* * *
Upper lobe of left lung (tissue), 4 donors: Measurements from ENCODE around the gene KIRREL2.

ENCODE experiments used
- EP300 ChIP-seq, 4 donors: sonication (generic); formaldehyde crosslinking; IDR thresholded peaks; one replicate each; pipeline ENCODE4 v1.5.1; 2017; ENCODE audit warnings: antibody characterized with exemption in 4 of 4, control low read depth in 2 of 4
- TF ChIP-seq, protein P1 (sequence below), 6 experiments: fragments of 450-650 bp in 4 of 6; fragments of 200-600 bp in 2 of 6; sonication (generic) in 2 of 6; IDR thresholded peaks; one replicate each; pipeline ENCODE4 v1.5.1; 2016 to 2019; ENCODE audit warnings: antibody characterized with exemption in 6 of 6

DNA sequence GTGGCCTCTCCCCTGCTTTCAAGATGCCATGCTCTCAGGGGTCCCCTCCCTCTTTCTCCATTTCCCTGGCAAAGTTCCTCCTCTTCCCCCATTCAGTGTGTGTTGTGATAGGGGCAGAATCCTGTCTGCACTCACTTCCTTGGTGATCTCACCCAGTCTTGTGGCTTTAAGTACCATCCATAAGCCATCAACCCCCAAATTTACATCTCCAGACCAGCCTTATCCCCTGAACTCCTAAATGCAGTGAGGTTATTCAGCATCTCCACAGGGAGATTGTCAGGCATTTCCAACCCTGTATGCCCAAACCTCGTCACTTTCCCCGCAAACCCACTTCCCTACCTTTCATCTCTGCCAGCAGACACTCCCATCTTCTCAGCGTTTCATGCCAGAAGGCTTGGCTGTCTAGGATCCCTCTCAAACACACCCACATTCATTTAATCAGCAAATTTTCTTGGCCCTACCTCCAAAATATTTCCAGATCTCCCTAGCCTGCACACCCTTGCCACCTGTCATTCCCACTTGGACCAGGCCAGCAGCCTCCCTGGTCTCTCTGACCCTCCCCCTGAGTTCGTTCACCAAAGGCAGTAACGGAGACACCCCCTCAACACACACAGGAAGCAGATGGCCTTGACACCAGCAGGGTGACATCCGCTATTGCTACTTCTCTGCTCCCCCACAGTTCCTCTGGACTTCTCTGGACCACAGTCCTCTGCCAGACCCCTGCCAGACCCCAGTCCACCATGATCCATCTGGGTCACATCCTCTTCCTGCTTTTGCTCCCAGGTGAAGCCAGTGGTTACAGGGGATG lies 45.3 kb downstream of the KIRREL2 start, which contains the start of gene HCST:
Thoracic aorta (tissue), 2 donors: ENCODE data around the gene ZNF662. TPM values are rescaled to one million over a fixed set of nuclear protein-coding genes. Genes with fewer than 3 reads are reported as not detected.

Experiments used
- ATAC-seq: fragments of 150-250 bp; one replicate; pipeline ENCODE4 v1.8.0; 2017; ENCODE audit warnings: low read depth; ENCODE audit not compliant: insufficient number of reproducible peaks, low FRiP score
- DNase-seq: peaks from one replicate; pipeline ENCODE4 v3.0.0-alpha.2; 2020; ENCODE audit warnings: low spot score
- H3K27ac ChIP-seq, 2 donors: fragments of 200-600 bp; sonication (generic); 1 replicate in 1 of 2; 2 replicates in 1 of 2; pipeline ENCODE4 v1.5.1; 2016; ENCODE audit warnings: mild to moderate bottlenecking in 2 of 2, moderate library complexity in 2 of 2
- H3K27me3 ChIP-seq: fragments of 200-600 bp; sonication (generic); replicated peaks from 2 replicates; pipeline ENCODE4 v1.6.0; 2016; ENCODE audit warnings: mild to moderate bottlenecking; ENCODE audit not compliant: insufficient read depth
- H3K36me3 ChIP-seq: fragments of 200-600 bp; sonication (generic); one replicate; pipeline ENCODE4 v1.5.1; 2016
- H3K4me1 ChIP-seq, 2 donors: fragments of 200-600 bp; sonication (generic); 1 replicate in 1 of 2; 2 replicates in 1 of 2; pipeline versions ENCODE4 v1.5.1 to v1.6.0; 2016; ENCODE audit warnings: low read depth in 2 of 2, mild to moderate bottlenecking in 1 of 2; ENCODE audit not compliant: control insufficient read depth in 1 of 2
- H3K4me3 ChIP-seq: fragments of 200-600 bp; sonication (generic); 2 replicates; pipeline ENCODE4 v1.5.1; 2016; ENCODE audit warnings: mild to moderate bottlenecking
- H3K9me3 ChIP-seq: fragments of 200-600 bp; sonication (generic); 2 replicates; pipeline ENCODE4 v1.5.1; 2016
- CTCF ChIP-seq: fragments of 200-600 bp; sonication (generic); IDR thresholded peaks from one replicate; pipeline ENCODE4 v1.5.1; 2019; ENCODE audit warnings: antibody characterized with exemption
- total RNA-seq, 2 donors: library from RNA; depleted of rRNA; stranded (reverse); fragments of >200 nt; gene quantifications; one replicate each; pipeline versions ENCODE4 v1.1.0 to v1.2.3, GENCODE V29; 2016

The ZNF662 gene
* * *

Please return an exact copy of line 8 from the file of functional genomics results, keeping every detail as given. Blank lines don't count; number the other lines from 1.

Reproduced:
- ATAC-seq: fragments of 150-250 bp; one replicate; pipeline ENCODE4 v1.8.0; 2017; ENCODE audit warnings: low read depth; ENCODE audit not compliant: insufficient number of reproducible peaks, low FRiP score